FOR as long as he can remember, composer Gavin Lockley wanted to use music to illustrate the beauty of Australia, the achievements of the people and their cultural diversity. It’s something he thought he would never accomplish, but on Tuesday his Symphony of Australia will premiere at the Sydney Opera House. It is the culmination of everything he’s ever dreamed of, and Lockley is only 29.
Music is in his genes. Singing teacher Ruth Lockley, her primary school teacher husband Arthur and their children Gavin and Catherine were a singing quartet who strutted their stuff in an inconspicuous pub in the Blue Mountains region of NSW. In between these engagements they would perform in local nursing homes and churches, so singing was always part of Gavin’s daily diet.
Lockley’s professional musical career goes back 18 years, to the role of Gavroche in Cameron Macintosh’s production of Les Miserables in Sydney. This was followed by an invitation to join Opera Australia’s children’s chorus, where he sang the role of Miles in Benjamin Britten’s Turn of the Screw and August in Douglas Knehan’s chamber opera The Ascension of Robert Flau . . . and on it goes, a repertoire of which anyone would be justifiably proud.
In his free time Lockley started to write and conduct and became a member of a comedy routine called The Three Waiters on the international corporate entertainment circuit, so it is hardly surprising that after school he studied at Sydney’s Conservatorium of Music, sang in the Australian Opera chorus and won a scholarship to Germany to continue his journey into the world of music.
Lockley’s time there was cut short in 2001 when a nightmare that haunts many musicians came true. He developed repetitive strain injury and, unable to make a living playing the piano, had to come home. At 21 he thought it was all over. This was all the more horrifying because age and indisposition does not often weary musicians, especially conductors. Among those who play instruments, sing, compose or conduct, there is a pecking order, ruled by seniority. ‘‘ I think we’re all traumatised until we’re about 60,’’ Lockley explains. ‘‘ I met a man who is probably the best pianist around. He’s 17. But if I was conducting, even if he was a better musician than me, because I am 12 years older, I would call the shots.’’
Somehow, Lockley says, even the most tottery of conductors rise above physical glitches. Charles Mackerras, for example, has shoulder problems, Vladimir Ashkenazy has arthritis, but there’s something about the role of conductor that transcends pain. ‘‘ Perhaps it’s the exercise involved, the arm movements, the sheer physicality, the applause, the rush of power, which makes every one of them come alive on stage.’’
Lockley recovered from his trauma and, energised, perhaps by an inner realisation that his musical ambitions could be thwarted at any time, threw himself into every aspect of his talent, from composing to singing, piano playing and conducting. His epiphany came with the composition of his work My Country Australia.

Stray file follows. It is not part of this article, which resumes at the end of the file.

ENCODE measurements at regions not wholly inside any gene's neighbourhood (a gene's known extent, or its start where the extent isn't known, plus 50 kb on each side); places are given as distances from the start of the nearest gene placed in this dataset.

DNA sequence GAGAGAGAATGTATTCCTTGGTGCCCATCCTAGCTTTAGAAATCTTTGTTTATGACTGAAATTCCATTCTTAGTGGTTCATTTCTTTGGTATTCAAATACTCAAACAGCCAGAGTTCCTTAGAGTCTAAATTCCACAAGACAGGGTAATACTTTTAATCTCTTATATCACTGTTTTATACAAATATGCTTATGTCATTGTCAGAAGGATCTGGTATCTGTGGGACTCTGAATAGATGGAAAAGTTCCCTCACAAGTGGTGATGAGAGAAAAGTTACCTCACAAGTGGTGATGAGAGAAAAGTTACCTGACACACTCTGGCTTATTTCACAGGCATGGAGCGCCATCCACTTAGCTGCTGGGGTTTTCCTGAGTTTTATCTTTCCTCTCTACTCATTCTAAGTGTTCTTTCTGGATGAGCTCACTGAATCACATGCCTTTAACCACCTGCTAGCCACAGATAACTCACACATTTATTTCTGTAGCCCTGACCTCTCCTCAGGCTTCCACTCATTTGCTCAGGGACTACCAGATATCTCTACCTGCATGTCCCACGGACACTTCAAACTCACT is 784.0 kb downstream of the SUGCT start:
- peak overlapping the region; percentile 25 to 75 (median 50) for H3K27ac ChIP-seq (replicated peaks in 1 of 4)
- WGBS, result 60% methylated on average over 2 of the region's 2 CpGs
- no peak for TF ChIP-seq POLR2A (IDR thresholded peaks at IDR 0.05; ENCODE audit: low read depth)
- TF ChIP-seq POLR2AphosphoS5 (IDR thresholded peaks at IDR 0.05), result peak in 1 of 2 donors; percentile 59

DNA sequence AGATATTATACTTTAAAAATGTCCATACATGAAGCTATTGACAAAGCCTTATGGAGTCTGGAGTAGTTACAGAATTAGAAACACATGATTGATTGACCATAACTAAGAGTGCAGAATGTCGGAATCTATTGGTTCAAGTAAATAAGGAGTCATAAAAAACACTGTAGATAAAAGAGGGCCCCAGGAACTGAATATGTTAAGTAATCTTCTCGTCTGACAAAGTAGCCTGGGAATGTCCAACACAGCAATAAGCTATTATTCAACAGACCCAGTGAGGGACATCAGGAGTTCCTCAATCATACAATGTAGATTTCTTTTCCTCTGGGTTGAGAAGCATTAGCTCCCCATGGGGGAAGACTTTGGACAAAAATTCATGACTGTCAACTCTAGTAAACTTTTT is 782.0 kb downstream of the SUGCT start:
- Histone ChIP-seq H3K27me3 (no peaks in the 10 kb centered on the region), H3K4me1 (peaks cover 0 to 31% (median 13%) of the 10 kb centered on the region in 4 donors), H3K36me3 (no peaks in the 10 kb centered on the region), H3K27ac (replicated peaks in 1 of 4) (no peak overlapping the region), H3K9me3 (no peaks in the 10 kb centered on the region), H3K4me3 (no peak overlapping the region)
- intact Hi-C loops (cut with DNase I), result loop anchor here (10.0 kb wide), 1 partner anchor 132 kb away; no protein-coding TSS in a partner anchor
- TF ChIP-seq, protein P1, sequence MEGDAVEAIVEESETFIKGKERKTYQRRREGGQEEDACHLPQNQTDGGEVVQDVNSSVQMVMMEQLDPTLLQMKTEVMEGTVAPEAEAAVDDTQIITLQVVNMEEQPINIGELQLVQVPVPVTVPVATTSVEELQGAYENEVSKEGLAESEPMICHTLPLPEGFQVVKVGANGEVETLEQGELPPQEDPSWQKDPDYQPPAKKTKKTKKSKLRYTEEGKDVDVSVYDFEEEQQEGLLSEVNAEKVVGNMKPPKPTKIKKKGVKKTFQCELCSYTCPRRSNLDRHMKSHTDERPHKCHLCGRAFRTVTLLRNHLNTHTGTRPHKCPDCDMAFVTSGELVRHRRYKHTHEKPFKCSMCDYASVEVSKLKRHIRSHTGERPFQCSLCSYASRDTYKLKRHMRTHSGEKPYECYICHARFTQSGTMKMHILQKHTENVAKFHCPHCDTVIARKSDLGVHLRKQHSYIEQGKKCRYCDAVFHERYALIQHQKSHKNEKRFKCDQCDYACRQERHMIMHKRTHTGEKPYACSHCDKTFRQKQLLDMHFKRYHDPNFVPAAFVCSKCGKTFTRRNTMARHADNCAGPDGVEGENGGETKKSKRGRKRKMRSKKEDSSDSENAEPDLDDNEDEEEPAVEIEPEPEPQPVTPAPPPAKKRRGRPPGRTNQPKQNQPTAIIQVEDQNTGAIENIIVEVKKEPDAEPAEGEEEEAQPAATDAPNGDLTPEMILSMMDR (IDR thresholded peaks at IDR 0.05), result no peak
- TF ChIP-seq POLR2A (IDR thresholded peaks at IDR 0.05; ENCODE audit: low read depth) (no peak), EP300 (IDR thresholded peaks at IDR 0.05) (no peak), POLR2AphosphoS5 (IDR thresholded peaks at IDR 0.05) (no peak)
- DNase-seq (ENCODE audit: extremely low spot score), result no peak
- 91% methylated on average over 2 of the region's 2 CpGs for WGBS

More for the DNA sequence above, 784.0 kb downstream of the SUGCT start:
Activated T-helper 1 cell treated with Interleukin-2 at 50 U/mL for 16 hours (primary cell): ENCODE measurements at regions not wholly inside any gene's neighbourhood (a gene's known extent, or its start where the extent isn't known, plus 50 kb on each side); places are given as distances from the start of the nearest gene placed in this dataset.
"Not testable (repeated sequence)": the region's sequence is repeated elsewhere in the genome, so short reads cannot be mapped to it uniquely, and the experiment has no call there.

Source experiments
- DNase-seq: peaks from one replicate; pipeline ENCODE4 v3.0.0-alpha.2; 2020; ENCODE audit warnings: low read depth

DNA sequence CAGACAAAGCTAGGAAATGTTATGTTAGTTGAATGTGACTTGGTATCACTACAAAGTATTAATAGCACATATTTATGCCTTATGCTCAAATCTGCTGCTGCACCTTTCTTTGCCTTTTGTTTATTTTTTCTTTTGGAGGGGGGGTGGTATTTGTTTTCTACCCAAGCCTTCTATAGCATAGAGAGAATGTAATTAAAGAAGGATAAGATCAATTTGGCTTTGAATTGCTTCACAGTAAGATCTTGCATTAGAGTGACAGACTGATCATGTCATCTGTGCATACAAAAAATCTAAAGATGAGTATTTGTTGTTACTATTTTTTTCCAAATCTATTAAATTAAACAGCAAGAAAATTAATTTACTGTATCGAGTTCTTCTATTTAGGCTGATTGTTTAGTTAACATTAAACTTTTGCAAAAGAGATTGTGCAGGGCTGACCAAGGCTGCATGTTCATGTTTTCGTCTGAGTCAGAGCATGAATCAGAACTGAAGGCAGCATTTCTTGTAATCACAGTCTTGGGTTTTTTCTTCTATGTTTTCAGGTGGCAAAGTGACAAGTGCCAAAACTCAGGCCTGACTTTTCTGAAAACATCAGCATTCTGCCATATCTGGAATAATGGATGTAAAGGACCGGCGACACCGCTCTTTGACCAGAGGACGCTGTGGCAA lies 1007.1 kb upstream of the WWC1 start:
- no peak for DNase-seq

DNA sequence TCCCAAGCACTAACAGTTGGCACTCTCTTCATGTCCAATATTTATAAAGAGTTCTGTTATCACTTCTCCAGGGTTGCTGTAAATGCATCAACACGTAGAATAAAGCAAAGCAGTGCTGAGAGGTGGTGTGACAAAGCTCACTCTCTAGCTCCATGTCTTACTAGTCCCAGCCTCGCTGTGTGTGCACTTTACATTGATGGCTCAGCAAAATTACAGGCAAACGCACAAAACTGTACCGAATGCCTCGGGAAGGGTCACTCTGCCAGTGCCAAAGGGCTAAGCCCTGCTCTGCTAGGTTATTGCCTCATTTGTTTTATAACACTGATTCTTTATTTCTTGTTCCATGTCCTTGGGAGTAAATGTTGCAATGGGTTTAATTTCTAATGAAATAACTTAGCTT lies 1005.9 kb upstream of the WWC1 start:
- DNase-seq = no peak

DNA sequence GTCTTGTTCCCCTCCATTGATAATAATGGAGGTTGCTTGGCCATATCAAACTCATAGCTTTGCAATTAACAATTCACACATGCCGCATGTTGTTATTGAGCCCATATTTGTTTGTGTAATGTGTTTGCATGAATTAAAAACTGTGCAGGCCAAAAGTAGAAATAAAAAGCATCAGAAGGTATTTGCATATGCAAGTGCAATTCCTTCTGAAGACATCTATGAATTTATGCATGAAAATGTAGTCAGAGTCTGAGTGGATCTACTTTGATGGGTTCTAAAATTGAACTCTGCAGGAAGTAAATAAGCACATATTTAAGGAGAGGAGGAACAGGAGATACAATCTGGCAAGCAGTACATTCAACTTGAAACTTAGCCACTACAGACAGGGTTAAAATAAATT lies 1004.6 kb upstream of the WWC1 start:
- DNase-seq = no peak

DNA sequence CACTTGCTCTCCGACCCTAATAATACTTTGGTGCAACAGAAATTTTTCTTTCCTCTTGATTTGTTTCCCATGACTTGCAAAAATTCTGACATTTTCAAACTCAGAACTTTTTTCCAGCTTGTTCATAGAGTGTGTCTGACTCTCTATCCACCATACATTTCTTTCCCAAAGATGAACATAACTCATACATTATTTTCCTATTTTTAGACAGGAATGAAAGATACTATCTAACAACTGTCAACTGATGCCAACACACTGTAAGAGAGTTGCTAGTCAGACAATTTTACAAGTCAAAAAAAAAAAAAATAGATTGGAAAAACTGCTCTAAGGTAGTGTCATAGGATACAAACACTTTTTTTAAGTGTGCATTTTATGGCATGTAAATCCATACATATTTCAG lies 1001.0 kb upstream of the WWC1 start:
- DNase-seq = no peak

Lockley and friend Michael Crouch, chairman of the Friends of the Australian Flying Doctor Service, had long thought that Australia needed a piece that would bring 100,000 people to their feet at sporting events, something other than the somewhat anodyne Advance Australia Fair or Waltzing Matilda.
He surprised himself, he says, by writing the song, which was subsequently performed for Rugby Australia as well as at the NSW Schools Spectacular, the Youth Olympics and at international concerts for the Royal Flying Doctor Service.
Lockley believes the flying doctors represent the spirit of Australia; the box office from Tuesday’s performance will go to the service.
Lockley’s most recent accomplishment was coconducting the opera Dead Man Walking : not everyone’s cup of tea, but nevertheless a very powerful subject, he says. ‘‘ It wasn’t an evening with Cole Porter!’’
Lockley is at present on leave from working towards his PhD in music at the University of Oxford’s Magdalen College.
He’d like to take Symphony of Australia everywhere. ‘‘ We’d like to do it in Asia and all the rest of Australia, especially at Uluru, the spiritual soul of the country, outdoors.’’ The symphony, which incorporates the themes of My Country Australia, was written far from home while the musician was living in London and felt homesick. ‘‘ As I wandered the streets wishing for a bit of sun, I was struck with the idea of creating a symphony that would tell the story of the Australian nation. What were the key events in Australia’s history which could best be described in music?
‘‘ I determined that the Dreamtime had to be the beginning and, realising that this could not be written in gloomy England, I flew to Cairns and discussed the project with a man called Victor Steffensen, a filmmaker and land conservationist, who explained that I needed to capture the feel of the land if my music was to carry any weight. To my huge relief, he liked the finished product.’’
And now this leitmotif continues in Symphony of Australia with The Ships, the story of the First Fleet, the third movement of which depicts the journey of Burke and Wills, summing up the struggle of pioneers.
This is followed by the Pie Jesu, a lament for the servicemen and women who gave their lives in war. Then there’s multiculturalism and, finally, a song of celebration to Dorothea Mackellar’s immortal poem My Country.
‘‘ The end of the performance has the chanting of the word ‘ Australia’ by choir and orchestra,’’ Lockley says. ‘‘ I guess my dream is to see all Australians on their feet at rugby and soccer games, singing the name of their country at the top of their lungs.’’